Gili Greenbaum grew up in Israel and passed through local caves that were once inhabited by Neanderthals. Greenbaum, a Stanford scientist, thinks he has an answer.
In a recent study published in the journal Nature Communications Greenbaum and his colleagues suggest that complex disease transmission patterns can not only explain how modern humans can be the Neanderthals in Europe and Asia in just a few thousand years, but also, perhaps more mysteriously, why the end did not come sooner.
"Our research suggests that diseases could have played a more important role in the disease than Neanderthal extinction as previously thought, and could even be the main reason why modern humans are today the only human group on the planet," said Greenbaum, who is the first author of the study and postdoctoral fellow at the Department of Biology at Stanford.
The slow killing
Archaeological evidence suggests that the first encounter between Eurasian Neanderthals and a novel human species that has recently moved from Africa ̵
But tens of thousands of years passed before Neanderthals disappeared and modern humans outgrew the Levant. Why did it take so long?
Using mathematical models of disease transmission and gene flow, Greenbaum and an international team of collaborators demonstrated how the unique diseases harbored by Neanderthals and modern humans could have created an invisible barrier that deters hostile territory. Within this close contact zone, which was in the Levant where the first contact took place, Neanderthals and modern humans lived together in a restless equilibrium that took tens of thousands of years to displace Neanderthals, as our two species came together through intersection. The hybrid humans born of these associations could carry immunocompromised genes of both species, which would slowly spread in modern humans and Neanderthals.
With the spread of these protective genes, the burden of disease or the consequences of infection within the two groups increases gradually. A turning point was finally reached when modern man gained sufficient immunity to venture beyond the Levant with little health consequences and deeper into Neanderthal territory.
At this time, other benefits that modern humans had over Neanderthals, such as more deadly weapons or more complex social structures, could have gained more importance. "Once a certain threshold is exceeded, the burden of disease no longer matters and other factors can occur," said Greenbaum.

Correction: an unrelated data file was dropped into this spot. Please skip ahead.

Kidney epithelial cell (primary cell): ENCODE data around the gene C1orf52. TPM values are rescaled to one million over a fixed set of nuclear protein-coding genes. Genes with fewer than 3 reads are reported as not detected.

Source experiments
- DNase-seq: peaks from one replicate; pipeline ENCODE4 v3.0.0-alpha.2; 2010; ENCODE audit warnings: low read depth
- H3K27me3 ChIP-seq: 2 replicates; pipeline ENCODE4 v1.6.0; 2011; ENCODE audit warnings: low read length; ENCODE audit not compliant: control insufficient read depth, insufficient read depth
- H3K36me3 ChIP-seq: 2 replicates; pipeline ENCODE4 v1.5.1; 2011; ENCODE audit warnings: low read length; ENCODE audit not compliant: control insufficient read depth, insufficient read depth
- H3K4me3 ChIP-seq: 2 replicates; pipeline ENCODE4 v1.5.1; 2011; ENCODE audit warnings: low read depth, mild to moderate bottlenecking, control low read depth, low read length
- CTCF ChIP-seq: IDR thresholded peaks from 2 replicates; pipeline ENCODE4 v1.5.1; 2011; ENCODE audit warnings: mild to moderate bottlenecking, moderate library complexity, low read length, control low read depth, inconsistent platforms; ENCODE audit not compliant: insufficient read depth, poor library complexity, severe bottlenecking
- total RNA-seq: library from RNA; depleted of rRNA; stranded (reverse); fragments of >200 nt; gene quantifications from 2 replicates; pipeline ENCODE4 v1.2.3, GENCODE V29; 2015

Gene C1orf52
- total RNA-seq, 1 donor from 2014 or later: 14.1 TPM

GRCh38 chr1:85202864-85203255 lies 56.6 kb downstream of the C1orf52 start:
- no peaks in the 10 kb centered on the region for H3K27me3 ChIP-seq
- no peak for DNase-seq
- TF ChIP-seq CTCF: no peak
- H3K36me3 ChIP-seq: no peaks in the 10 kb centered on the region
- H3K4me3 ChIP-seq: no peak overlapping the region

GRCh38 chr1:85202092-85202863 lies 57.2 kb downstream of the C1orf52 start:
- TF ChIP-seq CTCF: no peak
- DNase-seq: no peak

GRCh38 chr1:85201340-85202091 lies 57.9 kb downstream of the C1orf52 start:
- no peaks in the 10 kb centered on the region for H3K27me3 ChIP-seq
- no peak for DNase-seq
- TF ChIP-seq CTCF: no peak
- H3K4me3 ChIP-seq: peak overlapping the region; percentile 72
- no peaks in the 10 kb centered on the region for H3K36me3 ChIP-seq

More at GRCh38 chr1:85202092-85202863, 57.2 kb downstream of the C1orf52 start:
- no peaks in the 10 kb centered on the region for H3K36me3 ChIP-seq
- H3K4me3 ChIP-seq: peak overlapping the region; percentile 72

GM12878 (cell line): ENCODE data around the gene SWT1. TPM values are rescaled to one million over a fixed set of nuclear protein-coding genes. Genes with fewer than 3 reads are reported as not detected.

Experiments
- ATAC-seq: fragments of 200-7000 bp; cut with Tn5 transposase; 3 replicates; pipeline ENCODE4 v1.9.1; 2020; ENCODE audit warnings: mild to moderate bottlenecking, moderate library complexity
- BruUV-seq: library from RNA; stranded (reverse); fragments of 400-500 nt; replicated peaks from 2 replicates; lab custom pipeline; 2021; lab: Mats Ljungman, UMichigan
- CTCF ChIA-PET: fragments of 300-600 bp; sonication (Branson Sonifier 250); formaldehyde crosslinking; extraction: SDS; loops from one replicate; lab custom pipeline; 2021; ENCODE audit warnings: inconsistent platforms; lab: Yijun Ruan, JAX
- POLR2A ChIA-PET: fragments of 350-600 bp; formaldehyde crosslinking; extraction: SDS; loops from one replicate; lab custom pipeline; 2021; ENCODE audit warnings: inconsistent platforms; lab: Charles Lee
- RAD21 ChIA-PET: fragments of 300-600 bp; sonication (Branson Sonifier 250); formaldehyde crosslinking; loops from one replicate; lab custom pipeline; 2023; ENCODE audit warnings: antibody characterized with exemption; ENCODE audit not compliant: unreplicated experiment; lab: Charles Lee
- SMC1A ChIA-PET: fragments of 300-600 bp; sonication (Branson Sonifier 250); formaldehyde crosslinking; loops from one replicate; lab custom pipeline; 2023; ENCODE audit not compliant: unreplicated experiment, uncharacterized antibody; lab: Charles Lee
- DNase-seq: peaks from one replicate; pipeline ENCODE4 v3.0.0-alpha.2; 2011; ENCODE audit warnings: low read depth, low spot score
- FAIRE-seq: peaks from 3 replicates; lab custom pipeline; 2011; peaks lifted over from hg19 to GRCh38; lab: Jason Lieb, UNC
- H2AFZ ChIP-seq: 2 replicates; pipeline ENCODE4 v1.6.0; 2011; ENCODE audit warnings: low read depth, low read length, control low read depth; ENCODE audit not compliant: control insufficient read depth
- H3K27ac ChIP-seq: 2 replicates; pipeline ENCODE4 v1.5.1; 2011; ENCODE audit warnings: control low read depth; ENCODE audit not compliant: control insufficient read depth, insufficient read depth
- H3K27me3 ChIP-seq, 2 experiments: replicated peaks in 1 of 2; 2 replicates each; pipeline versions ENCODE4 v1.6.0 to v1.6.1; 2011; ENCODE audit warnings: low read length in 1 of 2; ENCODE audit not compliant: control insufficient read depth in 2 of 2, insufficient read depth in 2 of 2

To understand why modern humans replaced Neanderthals, and not the other way around, the researchers modeled what would happen if the number of tropical diseases our ancestors were harboring were deadlier or more numerous than those of Neanderthals.
The hypothesis is that the disease burden of the tropics in temperate regions is greater than the disease burden in temperate regions. An asymmetry of disease burden in the contact zone may have favored modern humans who came there from the tropics, "said study co-author Noah Rosenberg, Stanford professor of population genetics and society at the School of Humanities and Sciences.
According to the models, at the beginning even small differences in the burden of disease between the two groups over time increase, which would ultimately give our ancestors the decisive advantage. "It could be that at the time when modern man was almost completely relieved of the added burden of Neanderthals "Neanderthals were still very vulnerable to modern human disease," said Greenbaum. "As modern humans expanded deeper into Eurasia, they would also have encountered Neanderthals who did not receive protective immunogens through hybridization." America in the 15th and 16th centuries Century and decimated indigenous people groups with their stronger diseases.
If this new theory of the downfall of Neanderthals is correct, then evidence can be found in the archaeological records. "For example, we predict that the population density of Neanderthals and modern humans in the Levant will be lower in the period they co-exist than before and compared to other regions," Greenbaum said.
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